HMNZS Achilles (70)
Light cruiser of the Leander class
|Navy||The Royal New Zealand Navy|
|Built by||Cammell Laird Shipyard (Birkenhead, U.K.)|
|Ordered||16 Feb 1931|
|Laid down||11 Jun 1931|
|Launched||1 Sep 1932|
|Commissioned||24 Mar 1936|
|End service||17 Sep 1946|
Served with the Home Fleet as HMS Achilles from commissioning on 10 October 1933 until she was transferred to the New Zealand division on 24 March 1936.
Decomissioned and returned to the Royal Navy on 17 September 1946. Sold to India on 5 July 1948 being renamed Delhi. Decommissioned by the Indian Navy on 30 June 1978.
Commands listed for HMNZS Achilles (70)
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|1||Capt. William Edward Parry, RN||27 Jan 1939||15 Oct 1940|
|2||Capt. Hugh Merriman Barnes, RN||15 Oct 1940||16 Apr 1942|
|3||Capt. Cecil Aubrey Lawson Mansergh, RN||16 Apr 1942||4 Feb 1943|
|4||A/Capt. William Gronow Davis, DSC, RN||4 Feb 1943||19 May 1943|
|5||A/Capt. Phillip Leonard Gunn, RN||19 May 1943||10 Sep 1943|
|6||Capt. (retired) Neville Brevoort Carey Brock, RN||10 Sep 1943||15 Mar 1944|
|7||Capt. Francis John Butler, RN||15 Mar 1944||8 Mar 1946|
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Notable events involving Achilles include:
13 Dec 1939
Battle of the River Plate.
The German pocket battleship Admiral Graf Spee intercepted what was thought to be a small convoy of merchant ships 150 miles off the River Plate estuary. The convoy turned out to be three British cruisers of Commodore Sir Henry Harwood's squadron. Consisting of the light cruisers HMS Ajax (flagship of Commodore Sir Henry Harwood, RN, Capt. C.H.L. Woodhouse, RN in command), HMNZS Achilles (Capt. W.E. Parry, RN) and the heavy cruiser HMS Exeter (Capt. F.S. Bell, RN). They initially identified the Graf Spee's smoke as a merchant ship and HMS Exeter was detached to take a message to her, but soon the mistake was realised. With the British squadron now split (as planned before the battle) action commenced at with the Admiral Graf Spee opening fire at 0615 hours. The subsequent battle saw the cruiser HMS Exeter badly damaged with all her guns put out of action but still seaworthy, she suffered 61 killed and 23 wounded and was forced to make for the Falkland Islands to carry out repairs. HMS Ajax and HMS Achilles were both damaged and suffered casualties, HMS Ajax 7 dead and wounded and HMS Achilles 4 dead. They both shadowed the Admiral Graf Spee into Uruguay territorial waters where she entered the port of Montevideo. The Admiral Graf Spee suffered 36 dead and 60 wounded, hit by seventeen 6 inch shells and two eight inch shells, with water purification and desalination plant destroyed and kitchens wrecked she was allowed just 72 hours to make good her the damage that threatened her seaworthiness she was unable to do so. On the 17th December she left Montevideo with a skeleton crew, anchored just outside the 3 mile limit and after the crew left her she was blown up and scuttled to prevent her falling into British hands. Her captain later shot himself.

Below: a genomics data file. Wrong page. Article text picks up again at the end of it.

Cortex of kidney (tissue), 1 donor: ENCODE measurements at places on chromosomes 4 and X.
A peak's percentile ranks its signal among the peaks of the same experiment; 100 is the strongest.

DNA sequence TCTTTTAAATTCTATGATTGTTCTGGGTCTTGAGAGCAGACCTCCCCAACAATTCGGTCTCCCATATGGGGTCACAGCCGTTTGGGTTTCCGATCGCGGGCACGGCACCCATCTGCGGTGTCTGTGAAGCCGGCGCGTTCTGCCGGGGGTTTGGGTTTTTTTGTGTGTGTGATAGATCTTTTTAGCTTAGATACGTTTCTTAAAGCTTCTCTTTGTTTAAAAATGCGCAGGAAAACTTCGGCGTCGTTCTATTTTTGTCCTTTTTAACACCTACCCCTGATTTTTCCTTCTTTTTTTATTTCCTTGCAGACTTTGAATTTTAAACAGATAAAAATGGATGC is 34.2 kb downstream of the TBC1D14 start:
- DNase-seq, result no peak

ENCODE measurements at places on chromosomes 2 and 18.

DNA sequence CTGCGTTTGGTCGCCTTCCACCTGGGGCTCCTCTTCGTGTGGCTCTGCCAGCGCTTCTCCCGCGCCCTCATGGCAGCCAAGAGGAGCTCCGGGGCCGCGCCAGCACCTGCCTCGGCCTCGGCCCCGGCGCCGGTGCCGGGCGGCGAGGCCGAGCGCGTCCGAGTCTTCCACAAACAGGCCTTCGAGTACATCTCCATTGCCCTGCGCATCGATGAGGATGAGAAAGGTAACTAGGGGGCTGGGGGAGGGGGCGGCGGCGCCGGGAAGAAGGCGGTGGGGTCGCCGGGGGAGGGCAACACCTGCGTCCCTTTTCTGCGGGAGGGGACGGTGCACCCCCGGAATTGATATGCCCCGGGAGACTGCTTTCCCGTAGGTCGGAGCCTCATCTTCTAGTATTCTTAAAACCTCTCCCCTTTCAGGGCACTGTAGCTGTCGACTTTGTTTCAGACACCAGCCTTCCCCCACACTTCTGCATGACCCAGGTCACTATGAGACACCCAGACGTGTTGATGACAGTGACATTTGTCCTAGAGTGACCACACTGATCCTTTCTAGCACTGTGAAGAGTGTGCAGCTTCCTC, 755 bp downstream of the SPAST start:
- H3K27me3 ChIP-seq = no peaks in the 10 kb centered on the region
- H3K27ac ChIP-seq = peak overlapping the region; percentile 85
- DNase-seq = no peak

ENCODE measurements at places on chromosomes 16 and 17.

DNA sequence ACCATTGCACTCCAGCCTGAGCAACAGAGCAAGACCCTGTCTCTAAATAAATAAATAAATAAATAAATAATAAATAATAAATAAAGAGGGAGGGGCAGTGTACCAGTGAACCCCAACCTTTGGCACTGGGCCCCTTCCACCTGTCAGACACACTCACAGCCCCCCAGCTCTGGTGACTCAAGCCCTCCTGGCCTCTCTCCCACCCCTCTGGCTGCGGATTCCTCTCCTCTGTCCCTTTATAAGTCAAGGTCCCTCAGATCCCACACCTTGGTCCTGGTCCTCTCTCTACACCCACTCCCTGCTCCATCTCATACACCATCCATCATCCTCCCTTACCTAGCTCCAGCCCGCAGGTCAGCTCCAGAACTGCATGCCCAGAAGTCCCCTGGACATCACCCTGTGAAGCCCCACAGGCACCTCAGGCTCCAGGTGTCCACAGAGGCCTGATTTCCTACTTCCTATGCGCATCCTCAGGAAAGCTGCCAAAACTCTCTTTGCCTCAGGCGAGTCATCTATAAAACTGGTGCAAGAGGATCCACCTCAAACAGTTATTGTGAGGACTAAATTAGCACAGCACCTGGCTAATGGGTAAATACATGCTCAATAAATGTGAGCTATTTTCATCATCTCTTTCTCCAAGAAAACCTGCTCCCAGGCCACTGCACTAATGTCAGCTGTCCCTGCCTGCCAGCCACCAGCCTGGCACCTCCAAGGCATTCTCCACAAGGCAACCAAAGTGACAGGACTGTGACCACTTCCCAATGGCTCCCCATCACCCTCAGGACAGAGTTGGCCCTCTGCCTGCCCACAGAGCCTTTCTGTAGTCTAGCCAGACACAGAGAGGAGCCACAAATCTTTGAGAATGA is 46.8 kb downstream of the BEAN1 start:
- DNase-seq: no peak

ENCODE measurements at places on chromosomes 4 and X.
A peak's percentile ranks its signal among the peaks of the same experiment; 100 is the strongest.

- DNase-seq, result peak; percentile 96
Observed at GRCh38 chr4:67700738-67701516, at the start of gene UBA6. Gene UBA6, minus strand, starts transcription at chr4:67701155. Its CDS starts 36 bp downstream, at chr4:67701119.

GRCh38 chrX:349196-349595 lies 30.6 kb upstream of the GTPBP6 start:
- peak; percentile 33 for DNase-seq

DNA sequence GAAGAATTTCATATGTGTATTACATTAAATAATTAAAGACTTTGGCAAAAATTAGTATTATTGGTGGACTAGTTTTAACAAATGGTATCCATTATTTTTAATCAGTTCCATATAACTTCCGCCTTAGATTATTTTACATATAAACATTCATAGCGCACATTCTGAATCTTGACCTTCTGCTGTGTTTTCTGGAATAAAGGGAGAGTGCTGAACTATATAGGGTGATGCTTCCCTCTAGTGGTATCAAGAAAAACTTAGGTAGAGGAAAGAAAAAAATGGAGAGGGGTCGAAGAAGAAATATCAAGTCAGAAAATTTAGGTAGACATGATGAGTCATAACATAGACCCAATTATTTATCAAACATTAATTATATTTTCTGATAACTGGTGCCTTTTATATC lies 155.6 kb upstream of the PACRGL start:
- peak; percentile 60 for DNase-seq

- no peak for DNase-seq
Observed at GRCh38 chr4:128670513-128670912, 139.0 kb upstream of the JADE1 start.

5 Jan 1940
HMS Dorsetshire (Capt. B.C.S. Martin, RN) and HMS Shropshire (Capt. A.W.la T. Bisset, RN) made rendez-vous in the Plate area with HMS Ajax (Capt. C.H.L. Woodhouse, CB, RN, flagship of Rear-Admiral Sir H. Harwood, KCB, OBE, RN) and HMNZS Achilles (Capt. W.E. Parry, CB, RN). HMNZS Achilles then took over as flagship of the South America division as HMS Ajax was to return to the U.K. to refit soon. (1)
- ADM 53/112031
ADM numbers indicate documents at the British National Archives at Kew, London.